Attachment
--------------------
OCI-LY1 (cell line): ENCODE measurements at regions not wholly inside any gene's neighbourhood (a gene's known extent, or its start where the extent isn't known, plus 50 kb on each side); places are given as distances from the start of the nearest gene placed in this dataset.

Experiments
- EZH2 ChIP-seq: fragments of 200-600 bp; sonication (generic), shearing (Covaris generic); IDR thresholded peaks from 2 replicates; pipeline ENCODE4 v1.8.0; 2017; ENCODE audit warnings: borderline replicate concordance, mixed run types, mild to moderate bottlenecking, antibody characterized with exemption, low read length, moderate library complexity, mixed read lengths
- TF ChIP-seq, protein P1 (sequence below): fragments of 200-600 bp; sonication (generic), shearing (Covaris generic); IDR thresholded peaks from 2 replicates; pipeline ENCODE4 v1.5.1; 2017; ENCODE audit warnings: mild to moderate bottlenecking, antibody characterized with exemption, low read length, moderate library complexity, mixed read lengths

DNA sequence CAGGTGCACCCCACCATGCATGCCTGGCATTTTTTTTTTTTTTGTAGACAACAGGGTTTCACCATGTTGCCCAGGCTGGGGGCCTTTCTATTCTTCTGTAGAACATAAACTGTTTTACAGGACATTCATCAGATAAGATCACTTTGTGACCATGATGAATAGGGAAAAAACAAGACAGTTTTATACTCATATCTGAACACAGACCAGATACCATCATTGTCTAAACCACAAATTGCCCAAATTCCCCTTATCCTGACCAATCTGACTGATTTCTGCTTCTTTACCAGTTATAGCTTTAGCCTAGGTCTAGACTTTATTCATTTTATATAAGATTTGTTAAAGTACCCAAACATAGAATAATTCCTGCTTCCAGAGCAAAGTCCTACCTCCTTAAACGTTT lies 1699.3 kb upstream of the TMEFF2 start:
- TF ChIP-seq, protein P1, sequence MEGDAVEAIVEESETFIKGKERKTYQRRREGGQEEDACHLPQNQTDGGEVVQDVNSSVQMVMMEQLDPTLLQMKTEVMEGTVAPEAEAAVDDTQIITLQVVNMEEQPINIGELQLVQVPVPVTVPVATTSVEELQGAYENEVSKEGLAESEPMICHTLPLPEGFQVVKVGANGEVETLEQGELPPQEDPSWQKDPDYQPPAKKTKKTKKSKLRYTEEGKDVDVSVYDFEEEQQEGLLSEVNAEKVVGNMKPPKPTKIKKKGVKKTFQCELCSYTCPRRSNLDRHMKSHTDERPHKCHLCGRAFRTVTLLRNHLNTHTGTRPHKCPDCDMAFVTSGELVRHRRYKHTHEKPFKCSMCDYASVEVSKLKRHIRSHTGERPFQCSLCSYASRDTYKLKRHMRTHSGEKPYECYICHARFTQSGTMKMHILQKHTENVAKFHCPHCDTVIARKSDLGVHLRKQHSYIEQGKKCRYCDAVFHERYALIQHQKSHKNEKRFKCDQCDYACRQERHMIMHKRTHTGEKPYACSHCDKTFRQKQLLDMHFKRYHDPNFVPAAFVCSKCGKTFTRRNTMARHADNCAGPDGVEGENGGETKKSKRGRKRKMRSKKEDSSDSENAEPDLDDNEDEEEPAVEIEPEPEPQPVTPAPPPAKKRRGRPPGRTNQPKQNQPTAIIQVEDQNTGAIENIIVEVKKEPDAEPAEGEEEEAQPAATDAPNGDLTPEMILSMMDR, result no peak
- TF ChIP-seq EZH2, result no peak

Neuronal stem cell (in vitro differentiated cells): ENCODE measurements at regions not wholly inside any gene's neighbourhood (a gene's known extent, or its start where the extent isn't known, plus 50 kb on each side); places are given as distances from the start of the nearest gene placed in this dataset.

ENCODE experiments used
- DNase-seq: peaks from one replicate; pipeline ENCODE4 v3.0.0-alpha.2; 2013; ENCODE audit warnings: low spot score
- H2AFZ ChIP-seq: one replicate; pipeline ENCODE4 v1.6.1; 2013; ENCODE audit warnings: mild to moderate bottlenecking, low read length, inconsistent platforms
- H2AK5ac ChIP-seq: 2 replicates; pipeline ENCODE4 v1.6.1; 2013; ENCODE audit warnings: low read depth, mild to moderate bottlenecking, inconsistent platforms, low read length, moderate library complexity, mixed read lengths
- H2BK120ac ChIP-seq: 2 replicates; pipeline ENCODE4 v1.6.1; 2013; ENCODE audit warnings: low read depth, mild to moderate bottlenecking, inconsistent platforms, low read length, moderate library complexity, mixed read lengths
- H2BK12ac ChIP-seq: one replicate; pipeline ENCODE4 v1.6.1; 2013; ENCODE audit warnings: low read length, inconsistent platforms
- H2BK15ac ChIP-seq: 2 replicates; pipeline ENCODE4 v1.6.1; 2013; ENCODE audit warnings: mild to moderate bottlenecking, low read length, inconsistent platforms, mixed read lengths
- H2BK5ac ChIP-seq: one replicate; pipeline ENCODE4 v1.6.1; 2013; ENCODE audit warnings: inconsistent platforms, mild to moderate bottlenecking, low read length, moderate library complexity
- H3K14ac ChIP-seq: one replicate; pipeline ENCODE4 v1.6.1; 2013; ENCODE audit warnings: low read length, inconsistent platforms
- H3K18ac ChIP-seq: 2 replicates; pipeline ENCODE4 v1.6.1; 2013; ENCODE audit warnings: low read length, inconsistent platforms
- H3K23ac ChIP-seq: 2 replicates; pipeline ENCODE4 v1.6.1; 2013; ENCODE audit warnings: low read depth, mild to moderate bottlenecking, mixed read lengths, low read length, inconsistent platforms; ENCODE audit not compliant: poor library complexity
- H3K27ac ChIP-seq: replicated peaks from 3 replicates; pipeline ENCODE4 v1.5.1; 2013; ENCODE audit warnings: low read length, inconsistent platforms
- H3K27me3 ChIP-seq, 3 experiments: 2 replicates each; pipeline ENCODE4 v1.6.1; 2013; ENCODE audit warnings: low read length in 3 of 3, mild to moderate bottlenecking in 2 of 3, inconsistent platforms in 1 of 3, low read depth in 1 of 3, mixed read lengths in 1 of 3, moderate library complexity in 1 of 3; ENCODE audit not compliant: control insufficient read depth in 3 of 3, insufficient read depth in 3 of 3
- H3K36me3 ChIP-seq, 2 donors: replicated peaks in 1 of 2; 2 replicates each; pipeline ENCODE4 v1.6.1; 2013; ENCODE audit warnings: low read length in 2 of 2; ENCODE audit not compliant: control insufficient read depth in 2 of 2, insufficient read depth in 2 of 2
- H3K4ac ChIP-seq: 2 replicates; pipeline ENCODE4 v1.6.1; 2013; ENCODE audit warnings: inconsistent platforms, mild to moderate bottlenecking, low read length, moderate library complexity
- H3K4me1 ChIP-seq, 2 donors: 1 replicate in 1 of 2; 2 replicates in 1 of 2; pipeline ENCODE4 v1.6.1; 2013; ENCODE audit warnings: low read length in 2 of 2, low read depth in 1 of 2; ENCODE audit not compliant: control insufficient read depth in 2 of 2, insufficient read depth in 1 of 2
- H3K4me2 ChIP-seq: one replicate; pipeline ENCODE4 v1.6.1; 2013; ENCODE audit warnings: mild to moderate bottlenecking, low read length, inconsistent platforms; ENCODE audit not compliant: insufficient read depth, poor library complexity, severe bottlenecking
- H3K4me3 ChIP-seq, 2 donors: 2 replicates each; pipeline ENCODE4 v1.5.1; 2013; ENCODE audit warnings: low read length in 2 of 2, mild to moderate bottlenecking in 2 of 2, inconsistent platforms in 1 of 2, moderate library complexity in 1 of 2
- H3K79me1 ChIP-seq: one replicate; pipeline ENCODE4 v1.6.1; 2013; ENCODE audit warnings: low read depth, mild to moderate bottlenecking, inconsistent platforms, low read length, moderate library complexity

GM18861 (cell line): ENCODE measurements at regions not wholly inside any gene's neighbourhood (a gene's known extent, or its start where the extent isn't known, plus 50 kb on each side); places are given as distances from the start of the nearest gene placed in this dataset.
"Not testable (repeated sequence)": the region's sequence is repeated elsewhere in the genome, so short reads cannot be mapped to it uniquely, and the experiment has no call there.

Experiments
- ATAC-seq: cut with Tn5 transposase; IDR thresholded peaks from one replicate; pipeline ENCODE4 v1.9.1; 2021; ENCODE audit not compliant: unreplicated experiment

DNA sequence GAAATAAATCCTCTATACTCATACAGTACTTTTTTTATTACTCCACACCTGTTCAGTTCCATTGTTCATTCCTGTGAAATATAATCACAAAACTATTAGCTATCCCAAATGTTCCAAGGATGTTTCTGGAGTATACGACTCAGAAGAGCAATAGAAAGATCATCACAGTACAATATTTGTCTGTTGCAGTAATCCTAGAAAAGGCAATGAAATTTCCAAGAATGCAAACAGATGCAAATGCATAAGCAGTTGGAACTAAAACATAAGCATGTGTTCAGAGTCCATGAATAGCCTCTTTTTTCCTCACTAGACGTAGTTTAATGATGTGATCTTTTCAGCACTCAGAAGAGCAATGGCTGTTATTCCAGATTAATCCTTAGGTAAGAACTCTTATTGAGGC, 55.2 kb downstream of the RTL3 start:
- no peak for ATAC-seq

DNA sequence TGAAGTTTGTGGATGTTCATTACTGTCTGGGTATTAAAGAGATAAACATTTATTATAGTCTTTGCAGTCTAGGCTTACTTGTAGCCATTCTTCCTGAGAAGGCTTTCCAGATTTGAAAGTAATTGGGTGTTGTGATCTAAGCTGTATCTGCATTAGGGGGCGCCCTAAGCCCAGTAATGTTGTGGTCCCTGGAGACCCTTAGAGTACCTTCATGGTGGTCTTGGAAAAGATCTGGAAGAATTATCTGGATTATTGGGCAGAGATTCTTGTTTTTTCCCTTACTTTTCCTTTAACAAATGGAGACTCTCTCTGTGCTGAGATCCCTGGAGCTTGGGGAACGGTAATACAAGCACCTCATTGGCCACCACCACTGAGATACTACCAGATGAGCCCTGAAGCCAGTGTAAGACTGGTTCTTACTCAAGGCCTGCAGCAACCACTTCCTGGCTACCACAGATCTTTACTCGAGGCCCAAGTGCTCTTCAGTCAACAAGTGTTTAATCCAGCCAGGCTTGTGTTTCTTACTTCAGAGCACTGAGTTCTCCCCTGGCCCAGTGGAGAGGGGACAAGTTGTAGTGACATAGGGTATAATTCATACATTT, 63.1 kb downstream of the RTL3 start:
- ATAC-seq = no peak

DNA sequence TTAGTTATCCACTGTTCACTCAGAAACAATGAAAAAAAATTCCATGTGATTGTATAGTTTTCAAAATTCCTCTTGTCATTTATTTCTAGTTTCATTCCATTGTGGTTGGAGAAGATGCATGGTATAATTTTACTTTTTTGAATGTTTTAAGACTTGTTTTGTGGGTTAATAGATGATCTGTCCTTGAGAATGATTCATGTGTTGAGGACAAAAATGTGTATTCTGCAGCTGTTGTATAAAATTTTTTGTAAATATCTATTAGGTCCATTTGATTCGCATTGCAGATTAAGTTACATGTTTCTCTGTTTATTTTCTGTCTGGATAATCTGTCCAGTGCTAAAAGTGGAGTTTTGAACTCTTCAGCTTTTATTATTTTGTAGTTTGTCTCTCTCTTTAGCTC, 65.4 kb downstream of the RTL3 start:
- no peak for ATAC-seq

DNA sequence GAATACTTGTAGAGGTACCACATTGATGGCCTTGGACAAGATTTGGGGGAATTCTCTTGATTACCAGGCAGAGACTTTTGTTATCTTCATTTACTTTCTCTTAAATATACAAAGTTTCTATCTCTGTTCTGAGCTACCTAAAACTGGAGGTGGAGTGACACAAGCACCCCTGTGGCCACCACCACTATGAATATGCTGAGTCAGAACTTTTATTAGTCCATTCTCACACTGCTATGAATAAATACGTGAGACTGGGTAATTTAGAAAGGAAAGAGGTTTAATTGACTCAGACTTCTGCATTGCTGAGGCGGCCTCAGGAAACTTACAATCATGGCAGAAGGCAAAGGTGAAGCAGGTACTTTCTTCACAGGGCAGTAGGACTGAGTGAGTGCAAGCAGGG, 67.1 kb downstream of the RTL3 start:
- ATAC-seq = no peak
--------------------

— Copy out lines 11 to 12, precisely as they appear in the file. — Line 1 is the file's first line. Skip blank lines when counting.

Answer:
- H2AFZ ChIP-seq: one replicate; pipeline ENCODE4 v1.6.1; 2013; ENCODE audit warnings: mild to moderate bottlenecking, low read length, inconsistent platforms
- H2AK5ac ChIP-seq: 2 replicates; pipeline ENCODE4 v1.6.1; 2013; ENCODE audit warnings: low read depth, mild to moderate bottlenecking, inconsistent platforms, low read length, moderate library complexity, mixed read lengths